Comedy and Horror share a lot of common traits, perhaps the most prevalent being the attention given to obvious set-up and payoff scenarios.  So, in Comedies like this we have things like Howie setting up an elaborate series of mirrors just to see up the skirts of the school’s girls.  Similarly, in Horror films, we have lone characters walking through excessively dark spaces.  Both build tensions on simple expectations and then pay them off by fulfilling or subverting those expectations (and if you’ve seen enough of either, those subversions can be rare).  Nonetheless, Screwballs very intentionally uses Horror-type images to play as humor.  Bootsie (co-writer Linda Shayne) finds herself (and more importantly her breasts) pushed against the rear window of a van as she screams and struggles in vain.  Melvin rises out of the beach like a member of the living dead.  A girls’ gym class feign being hypnotized and march, arms out, like zombies.  Most telling on a subtextual level is the scene where Purity cuts into and eats a sausage, while the lads wince in sympathy pain.  

Along those same lines, the plot of the film is a Revenge tale.  Purity is the antagonist, and she delights in tormenting everyone around her by getting them into trouble for following their natural instincts.  The other characters are all fascinated by her, because she’s a virgin, and in a way, this is the sin she commits (combined with her attitude of superiority) that garners the indignation of her peers (and something which would signify her as a Final Girl in a Slasher movie of this era).  For being slighted, the boys seek revenge, and the route they choose to achieve it is through Purity’s humiliation.  This seems sort of lopsided, since none of the boys seem in any way humiliated themselves in how they came to be in detention.  If anything, they are proud of how they got there.  In fact, it seems like a regular occurrence in their scholastic careers.  What they are miffed about is that they got caught at all.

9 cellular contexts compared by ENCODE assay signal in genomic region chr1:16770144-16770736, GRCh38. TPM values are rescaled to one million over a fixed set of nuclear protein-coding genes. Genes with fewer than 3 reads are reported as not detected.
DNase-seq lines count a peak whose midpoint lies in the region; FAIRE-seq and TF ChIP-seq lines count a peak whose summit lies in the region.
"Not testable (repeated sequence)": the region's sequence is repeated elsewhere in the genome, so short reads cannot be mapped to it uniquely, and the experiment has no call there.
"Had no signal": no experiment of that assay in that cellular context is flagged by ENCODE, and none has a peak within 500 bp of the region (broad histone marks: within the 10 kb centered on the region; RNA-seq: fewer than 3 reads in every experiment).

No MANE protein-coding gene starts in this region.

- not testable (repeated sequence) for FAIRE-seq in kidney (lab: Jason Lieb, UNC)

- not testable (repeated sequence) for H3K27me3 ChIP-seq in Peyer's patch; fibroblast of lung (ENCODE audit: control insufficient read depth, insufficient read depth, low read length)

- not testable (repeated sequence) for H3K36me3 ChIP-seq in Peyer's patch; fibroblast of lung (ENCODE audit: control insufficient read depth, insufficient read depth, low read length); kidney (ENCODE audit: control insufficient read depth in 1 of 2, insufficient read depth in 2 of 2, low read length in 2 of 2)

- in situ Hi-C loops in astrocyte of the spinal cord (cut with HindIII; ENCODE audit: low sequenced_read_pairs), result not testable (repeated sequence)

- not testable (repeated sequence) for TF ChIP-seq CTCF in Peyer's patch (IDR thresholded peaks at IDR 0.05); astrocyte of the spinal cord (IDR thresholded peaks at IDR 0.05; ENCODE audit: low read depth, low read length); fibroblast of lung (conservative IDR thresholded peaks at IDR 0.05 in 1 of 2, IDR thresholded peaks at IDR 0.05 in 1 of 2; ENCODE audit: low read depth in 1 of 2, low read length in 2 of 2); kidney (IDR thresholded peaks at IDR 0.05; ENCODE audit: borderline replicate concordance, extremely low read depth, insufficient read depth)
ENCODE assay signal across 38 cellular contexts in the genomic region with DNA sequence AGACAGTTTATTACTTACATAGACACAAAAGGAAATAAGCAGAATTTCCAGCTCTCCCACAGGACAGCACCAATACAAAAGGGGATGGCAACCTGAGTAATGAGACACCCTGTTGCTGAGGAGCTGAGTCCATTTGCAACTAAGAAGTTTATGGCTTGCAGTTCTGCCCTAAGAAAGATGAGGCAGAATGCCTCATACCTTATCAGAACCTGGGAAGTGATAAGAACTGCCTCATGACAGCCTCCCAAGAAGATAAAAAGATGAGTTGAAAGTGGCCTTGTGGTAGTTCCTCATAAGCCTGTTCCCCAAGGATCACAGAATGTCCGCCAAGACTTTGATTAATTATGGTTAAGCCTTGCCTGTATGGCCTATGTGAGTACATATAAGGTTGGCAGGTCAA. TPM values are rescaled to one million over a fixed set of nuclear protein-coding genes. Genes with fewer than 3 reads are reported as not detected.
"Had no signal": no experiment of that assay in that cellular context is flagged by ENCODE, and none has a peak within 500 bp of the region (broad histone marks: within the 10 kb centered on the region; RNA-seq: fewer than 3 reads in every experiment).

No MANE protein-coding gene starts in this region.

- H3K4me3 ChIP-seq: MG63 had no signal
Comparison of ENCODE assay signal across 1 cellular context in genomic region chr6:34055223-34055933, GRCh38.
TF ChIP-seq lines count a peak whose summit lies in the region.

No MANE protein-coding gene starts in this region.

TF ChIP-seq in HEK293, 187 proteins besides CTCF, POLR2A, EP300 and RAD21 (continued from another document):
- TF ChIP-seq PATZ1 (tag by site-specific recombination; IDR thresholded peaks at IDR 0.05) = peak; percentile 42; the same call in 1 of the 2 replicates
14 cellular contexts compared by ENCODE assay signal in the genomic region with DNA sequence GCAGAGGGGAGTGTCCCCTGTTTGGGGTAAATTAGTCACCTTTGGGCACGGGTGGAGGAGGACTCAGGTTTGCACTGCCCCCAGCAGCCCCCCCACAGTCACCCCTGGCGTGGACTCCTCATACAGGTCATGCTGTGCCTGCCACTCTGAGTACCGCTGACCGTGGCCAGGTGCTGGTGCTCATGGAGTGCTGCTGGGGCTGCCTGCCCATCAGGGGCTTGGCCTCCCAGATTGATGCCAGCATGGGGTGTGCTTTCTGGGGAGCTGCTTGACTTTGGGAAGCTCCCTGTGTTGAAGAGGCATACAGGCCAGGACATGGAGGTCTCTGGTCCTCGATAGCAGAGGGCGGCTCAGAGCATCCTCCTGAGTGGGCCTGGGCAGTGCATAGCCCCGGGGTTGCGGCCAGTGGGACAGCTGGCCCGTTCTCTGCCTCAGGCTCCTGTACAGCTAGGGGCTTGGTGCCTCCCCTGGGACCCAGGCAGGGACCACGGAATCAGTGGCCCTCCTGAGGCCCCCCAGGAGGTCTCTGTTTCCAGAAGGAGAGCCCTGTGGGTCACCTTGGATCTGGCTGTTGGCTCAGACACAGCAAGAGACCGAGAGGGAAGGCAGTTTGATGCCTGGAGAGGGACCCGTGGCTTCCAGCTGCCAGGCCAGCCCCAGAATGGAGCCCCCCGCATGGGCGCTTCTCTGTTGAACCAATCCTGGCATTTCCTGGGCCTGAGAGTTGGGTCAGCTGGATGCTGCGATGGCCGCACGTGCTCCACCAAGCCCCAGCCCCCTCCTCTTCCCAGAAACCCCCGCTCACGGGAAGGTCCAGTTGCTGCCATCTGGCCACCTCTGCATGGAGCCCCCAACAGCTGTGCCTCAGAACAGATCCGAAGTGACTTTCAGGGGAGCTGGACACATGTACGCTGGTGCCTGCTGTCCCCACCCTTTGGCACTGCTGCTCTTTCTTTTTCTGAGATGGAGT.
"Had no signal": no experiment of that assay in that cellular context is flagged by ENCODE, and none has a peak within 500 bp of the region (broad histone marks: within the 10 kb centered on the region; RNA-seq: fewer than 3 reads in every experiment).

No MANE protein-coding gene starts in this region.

For all her haughtiness, Purity is little different from everyone else, and she has the same urges they do.  She simply represses them, making her shenanigans something of a werewolf motif (work with me on this).  This is illustrated in the scene where, while deep in dreamland, she hits on and dry humps her oversized teddy bear.  It serves to knock her down a peg and almost even humanizes her in the eyes of the audience, but it doesn’t absolve her misbehavior.  So, like Larry Talbot, she has to be proverbially clubbed with a silver-headed cane.  Purity may be a human in private, but she is a monster in public.  The cost is her chaste public image.  Even though she doesn’t lose her virginity, her exposure comes close, because now everyone has seen what she has held back.  It somehow feels anticlimactic, since there are so many naked boobs throughout the film, another pair really doesn’t seem all that special.  I’ll leave it to you to compare and contrast, if you like.

MVT:  There is pulchritude in excess herein, and if your life has been short of this, then Screwballs is the perfect remedy.

Make Or Break:  The opening scene is the Make.  Bootsie and Rhonda (Terrea Smith) are hanging a sign outside the local diner.  Meanwhile, a giant inflatable sausage flops thither and yon between them, poking both lasses in the nethers.  Really says it all, doesn’t it?

Score:  6/10